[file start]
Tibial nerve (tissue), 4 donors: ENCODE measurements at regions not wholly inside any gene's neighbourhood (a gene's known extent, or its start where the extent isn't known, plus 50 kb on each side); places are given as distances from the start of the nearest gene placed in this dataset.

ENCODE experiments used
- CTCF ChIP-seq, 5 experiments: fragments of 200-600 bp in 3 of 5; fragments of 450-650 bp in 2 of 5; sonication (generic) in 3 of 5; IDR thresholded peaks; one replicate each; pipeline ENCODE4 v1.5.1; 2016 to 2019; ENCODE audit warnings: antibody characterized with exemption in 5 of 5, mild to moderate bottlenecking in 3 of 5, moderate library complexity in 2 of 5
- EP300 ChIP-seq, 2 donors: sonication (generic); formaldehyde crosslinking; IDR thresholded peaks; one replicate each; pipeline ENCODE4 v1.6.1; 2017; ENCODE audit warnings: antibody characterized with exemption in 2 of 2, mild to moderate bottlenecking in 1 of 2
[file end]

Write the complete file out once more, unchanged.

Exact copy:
Tibial nerve (tissue), 4 donors: ENCODE measurements at regions not wholly inside any gene's neighbourhood (a gene's known extent, or its start where the extent isn't known, plus 50 kb on each side); places are given as distances from the start of the nearest gene placed in this dataset.

ENCODE experiments used
- CTCF ChIP-seq, 5 experiments: fragments of 200-600 bp in 3 of 5; fragments of 450-650 bp in 2 of 5; sonication (generic) in 3 of 5; IDR thresholded peaks; one replicate each; pipeline ENCODE4 v1.5.1; 2016 to 2019; ENCODE audit warnings: antibody characterized with exemption in 5 of 5, mild to moderate bottlenecking in 3 of 5, moderate library complexity in 2 of 5
- EP300 ChIP-seq, 2 donors: sonication (generic); formaldehyde crosslinking; IDR thresholded peaks; one replicate each; pipeline ENCODE4 v1.6.1; 2017; ENCODE audit warnings: antibody characterized with exemption in 2 of 2, mild to moderate bottlenecking in 1 of 2